Der­val O’Rourke

Irish Examiner - Weekend - - Inside - Der­val O’Rourke­ Pic­tures: Miki Bar­lok

This week I’d like to chat about weight train­ing, why I love it and the best ways to get started. For my recipe it’s my jog­ger’s beef stew plus a spe­cial Valen­tine’s Day steak for two.

Train­ing as a pro­fes­sional ath­lete meant I re­lied on a range of ex­er­cise tech­niques to keep my body strong and pow­er­ful to al­low me to run the fastest times. Since re­tir­ing, one of the ques­tions I get asked most of­ten is if ‘do you still run?’ The hon­est an­swer is that although I love to run, it’s the weights side of things that I’ve kept up more than any­thing. If I’m pinched for time and have to choose, weights win out.

Here are the rea­sons why I choose weights:

1) Strong bones: A lot of health and fit­ness goals tend to be aes­thetic and of­ten over­look our skele­ton. How­ever, os­teo­poro­sis is on the rise and the wor­ry­ing thing is is that it’s a ‘si­lent’ dis­ease and of­ten you don’t no­tice any­thing un­til it’s too late. Lift­ing weights can help im­prove your bone den­sity. When women hit the menopause, we are more at risk of os­teo­poro­sis than men so it’s re­ally im­por­tant to try and in­crease that bone den­sity.

2) In­creased mus­cle mass: When you do a weight-train­ing ses­sion you get your me­tab­o­lism boosted and fir­ing. You’re build­ing mus­cle mass and the more of this mus­cle mass you get, the more calo­ries you burn when you’re seden­tary. When you walk out the gym and you stop train­ing, your body’s still burn­ing calo­ries for the rest of the day.

3) Body Con­fi­dence: Weightlift­ing is an ef­fec­tive form of ex­er­cise that gives you the tools to sculpt your body and build curves in all the right places. I like to look strong and fit. Weights get me the best re­sults to achieve this. If it’s gains you are look­ing for then us­ing weights is key.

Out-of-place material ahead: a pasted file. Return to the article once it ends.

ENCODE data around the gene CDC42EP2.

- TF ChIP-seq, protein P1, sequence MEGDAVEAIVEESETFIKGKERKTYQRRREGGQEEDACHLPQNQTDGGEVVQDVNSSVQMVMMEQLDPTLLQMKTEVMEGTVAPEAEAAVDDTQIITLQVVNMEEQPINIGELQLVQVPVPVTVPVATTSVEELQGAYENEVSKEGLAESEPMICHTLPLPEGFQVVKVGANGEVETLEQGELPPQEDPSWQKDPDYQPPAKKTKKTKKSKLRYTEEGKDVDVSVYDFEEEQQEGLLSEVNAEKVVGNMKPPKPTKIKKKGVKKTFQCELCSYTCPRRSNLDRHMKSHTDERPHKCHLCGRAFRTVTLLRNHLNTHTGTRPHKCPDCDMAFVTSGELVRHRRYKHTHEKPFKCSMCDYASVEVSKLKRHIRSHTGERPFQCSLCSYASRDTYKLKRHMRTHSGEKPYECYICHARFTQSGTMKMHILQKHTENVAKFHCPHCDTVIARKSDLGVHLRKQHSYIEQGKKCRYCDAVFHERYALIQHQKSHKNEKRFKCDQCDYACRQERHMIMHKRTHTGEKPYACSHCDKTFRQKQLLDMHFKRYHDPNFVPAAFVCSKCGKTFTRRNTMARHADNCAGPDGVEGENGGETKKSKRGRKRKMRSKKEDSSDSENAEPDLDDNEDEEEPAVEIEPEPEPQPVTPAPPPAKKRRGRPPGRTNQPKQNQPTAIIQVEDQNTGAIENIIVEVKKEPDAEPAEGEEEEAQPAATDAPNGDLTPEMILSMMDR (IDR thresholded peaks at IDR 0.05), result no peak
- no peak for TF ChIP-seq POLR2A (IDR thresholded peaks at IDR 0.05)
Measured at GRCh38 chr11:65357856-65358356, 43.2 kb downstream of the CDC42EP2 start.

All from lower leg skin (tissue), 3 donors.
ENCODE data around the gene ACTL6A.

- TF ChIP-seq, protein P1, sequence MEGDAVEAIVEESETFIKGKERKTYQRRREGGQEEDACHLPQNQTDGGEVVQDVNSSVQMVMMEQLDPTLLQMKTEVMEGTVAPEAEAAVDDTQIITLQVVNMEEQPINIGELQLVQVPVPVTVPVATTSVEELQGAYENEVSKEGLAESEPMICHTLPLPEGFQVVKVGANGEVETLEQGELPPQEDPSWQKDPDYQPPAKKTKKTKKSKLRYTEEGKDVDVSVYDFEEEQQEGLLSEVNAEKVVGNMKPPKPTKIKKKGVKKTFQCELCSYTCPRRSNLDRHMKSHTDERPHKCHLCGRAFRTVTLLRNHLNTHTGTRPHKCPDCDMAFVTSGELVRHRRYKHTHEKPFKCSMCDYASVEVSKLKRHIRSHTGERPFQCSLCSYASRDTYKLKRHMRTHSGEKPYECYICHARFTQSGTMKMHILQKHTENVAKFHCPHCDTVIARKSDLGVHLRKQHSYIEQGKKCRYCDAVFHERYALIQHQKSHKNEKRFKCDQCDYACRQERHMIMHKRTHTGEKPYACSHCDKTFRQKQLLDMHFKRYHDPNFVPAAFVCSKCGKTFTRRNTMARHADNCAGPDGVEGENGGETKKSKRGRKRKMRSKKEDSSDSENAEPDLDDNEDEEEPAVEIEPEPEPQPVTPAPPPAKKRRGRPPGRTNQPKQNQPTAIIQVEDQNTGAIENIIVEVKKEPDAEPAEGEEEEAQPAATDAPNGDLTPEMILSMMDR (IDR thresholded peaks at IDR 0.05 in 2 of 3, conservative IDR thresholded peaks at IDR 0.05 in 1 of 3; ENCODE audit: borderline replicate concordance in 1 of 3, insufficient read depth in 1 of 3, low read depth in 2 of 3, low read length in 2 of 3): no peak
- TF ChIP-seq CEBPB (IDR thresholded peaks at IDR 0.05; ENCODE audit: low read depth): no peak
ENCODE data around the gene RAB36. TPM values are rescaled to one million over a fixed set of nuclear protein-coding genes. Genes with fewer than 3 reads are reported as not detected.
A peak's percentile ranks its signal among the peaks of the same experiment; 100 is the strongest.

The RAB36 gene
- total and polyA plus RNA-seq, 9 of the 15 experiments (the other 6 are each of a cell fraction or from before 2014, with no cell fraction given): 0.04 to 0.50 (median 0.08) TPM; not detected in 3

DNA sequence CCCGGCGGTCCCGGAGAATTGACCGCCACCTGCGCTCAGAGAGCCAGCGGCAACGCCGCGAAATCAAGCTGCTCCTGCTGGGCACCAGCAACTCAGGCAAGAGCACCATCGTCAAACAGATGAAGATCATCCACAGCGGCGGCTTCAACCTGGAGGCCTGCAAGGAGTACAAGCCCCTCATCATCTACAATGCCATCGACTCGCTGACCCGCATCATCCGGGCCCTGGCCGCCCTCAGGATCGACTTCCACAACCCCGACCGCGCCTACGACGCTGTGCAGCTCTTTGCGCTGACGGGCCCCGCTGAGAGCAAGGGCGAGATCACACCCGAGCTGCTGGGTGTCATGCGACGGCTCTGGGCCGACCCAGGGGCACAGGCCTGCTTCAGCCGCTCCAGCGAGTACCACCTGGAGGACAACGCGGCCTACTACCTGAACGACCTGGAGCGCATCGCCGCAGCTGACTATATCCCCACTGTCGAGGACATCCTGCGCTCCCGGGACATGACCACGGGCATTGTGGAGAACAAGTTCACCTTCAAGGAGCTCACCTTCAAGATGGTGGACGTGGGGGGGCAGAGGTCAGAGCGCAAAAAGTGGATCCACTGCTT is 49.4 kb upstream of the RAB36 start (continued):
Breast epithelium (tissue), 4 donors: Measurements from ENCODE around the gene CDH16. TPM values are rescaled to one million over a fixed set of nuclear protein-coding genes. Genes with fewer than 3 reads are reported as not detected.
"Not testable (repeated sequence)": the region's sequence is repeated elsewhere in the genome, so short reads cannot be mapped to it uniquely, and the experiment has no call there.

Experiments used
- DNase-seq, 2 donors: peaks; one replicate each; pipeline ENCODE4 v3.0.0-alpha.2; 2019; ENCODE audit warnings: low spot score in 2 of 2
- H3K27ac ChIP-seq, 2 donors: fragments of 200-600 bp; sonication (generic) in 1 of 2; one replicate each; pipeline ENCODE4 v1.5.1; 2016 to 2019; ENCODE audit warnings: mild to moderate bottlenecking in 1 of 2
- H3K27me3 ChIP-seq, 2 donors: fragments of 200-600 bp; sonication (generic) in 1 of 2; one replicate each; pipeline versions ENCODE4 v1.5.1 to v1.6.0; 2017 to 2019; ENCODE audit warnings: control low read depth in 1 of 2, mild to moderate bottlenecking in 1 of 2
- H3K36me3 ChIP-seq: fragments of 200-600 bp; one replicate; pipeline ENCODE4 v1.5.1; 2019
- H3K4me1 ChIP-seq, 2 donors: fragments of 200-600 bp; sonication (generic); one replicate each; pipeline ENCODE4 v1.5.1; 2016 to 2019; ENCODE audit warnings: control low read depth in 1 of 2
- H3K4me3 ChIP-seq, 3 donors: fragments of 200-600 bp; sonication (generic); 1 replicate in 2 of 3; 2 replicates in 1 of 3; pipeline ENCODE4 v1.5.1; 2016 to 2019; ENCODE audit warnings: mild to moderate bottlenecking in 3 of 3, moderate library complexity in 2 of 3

4) Ev­ery­day func­tion­al­ity: Hav­ing a strong body that can carry you through life is so im­por­tant. It al­lows you to carry your shop­ping to the car, run around the gar­den af­ter your kids and func­tion each day.

Strength train­ing will make you an all-round stronger, more func­tional, and health­ier per­son. I want to be able to move well through­out my life and weights are re­ally ben­e­fi­cial to that.

5) Supports other forms of train­ing: Weight train­ing builds a strong foun­da­tion and the strength you need to en­hance other train­ing. Most of the re­ally good run­ners I know are also re­ally good in the gym.

How to get started with weights:

1) Hire a per­sonal trainer: Com­mit to a bud­get for a pe­riod of time (say six-week ses­sions) and find some­one who can teach you how to lift prop­erly and guide you in a plan to do. In Cork, Gil­lian O’Sul­li­van is a per­sonal trainer I’d rec­om­mend and in Dublin, I like to go to the Edge gym in Clon­tarf.

2) En­rol in an on­line course: Make sure to check cre­den­tials and don’t be afraid to ask ques­tions be­fore sign­ing up. I’m al­ways wary of giv­ing rec­om­men­da­tions when I haven’t tested it my­self but I re­cently chat­ted to Siobhan O’Ha­gan who works in this area and felt her ad­vice was good.

3) Look for begin­ners’ weightlift­ing classes: These exist but you’ll need to do a Google search to find one close to you.

It’s a great way to gain con­fi­dence and meet po­ten­tial train­ing friends too.

4) Video your move­ments: I of­ten put my phone on selfie mode and record short videos of me lift­ing. This gives me in­stant feed­back on tech­nique. Fit­spi­ra­tion:

Siobhan O’Ha­gan Siobhan is a Maths grad­u­ate turned per­sonal trainer. She’s built a big fol­low­ing and has in­ter­est­ing in­sights.

She has a few dif­fer­ent on­line train­ing plans and they are very pop­u­lar. They are worth check­ing out.

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